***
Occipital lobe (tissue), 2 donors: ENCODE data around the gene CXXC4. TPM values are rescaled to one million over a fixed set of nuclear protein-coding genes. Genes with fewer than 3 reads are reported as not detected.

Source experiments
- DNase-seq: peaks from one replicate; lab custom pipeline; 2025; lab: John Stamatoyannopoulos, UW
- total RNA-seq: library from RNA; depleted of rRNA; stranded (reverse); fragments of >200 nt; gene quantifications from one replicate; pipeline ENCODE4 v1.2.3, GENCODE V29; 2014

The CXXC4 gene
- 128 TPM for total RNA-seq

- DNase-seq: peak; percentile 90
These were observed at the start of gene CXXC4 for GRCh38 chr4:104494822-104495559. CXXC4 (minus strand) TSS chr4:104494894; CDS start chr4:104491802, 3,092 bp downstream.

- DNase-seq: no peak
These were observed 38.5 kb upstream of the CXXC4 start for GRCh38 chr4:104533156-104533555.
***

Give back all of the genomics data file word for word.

Occipital lobe (tissue), 2 donors: ENCODE data around the gene CXXC4. TPM values are rescaled to one million over a fixed set of nuclear protein-coding genes. Genes with fewer than 3 reads are reported as not detected.

Source experiments
- DNase-seq: peaks from one replicate; lab custom pipeline; 2025; lab: John Stamatoyannopoulos, UW
- total RNA-seq: library from RNA; depleted of rRNA; stranded (reverse); fragments of >200 nt; gene quantifications from one replicate; pipeline ENCODE4 v1.2.3, GENCODE V29; 2014

The CXXC4 gene
- 128 TPM for total RNA-seq

- DNase-seq: peak; percentile 90
These were observed at the start of gene CXXC4 for GRCh38 chr4:104494822-104495559. CXXC4 (minus strand) TSS chr4:104494894; CDS start chr4:104491802, 3,092 bp downstream.

- DNase-seq: no peak
These were observed 38.5 kb upstream of the CXXC4 start for GRCh38 chr4:104533156-104533555.